Most of us have been following the aftermath of Hurricane Sandy. The devastating storm, wiped out hundreds of miles of coastline, leaving 600,000 with no power and at last count, killing almost 100 people. It was an unforgettable tragedy. Many who survived have claimed to have “lost loads of memories” due to the hurricane.
If you work with students, this may be a great opportunity to confront the empathy problem. I’ve cited the University of Michigan study that claims college students today are 40% less empathetic than just ten years ago. Over a decade ago, we witnessed another tragedy with the terrorist attacks on 9/11. Students were among the largest demographic to volunteer to help victims. So far, we’re not seeing many youth visiting New Jersey or New York to help anyone. In fact, I overheard students today laughing at one woman who wept over the loss of her pet dog. Hmm. This may just be a great time to push “pause” and use this experience to build compassion in kids:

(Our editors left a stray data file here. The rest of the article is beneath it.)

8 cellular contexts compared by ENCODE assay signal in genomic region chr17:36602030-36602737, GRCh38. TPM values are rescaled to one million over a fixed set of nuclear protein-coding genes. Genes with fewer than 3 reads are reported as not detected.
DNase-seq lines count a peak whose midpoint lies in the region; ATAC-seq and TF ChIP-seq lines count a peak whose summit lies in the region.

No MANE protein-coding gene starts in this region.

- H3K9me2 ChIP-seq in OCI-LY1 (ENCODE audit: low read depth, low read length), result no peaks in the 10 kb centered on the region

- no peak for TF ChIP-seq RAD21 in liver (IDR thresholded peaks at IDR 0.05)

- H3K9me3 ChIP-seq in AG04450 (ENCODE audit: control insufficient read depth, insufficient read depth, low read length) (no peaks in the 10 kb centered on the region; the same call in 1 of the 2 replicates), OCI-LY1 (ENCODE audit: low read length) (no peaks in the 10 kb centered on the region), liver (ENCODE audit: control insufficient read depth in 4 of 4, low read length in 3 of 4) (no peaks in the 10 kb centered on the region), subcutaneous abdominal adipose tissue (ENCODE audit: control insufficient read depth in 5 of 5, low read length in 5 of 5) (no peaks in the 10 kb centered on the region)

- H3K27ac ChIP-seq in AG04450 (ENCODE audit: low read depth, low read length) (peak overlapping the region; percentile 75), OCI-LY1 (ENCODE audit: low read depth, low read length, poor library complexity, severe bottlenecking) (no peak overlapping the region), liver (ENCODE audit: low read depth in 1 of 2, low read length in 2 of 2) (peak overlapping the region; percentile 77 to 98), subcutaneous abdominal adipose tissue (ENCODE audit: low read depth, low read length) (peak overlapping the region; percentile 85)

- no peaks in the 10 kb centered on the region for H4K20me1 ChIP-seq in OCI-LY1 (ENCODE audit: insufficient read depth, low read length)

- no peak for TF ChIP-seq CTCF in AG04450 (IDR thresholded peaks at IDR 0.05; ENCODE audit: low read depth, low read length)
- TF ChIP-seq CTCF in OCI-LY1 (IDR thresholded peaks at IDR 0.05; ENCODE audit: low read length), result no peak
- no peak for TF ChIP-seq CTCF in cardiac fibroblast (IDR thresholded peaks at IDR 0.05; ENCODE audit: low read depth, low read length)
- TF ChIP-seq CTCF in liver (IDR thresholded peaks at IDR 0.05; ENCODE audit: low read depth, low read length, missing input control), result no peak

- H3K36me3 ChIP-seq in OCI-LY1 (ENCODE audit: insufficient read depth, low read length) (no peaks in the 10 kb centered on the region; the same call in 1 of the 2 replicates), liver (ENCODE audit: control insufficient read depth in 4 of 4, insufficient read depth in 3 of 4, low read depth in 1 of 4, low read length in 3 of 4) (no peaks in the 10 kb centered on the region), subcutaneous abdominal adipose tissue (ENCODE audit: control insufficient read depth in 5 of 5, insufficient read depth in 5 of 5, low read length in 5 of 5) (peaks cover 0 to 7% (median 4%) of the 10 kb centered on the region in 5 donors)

1. Stop and talk about the tragedy with your students. Share the consequences that many have endured, identifying real people and real stories.
2. Watch video that’s been posted on YouTube in the aftermath of the hurricane. Ask your students how they would respond if in the same situation.
3. Identify organizations, like the Red Cross, to donate to, providing a means for victims to recover part of what they’ve lost.
4. Give blood or canned food for those who are now homeless and in need of basic resources to survive and get started again.
5. Look for an opportunity to meet someone who was a victim of Hurricane Sandy. There’s nothing like interacting with a real sufferer to catch compassion.
6. If possible, visit and volunteer to clear rubbish, clean property and organize efforts to help victims get back on their feet again.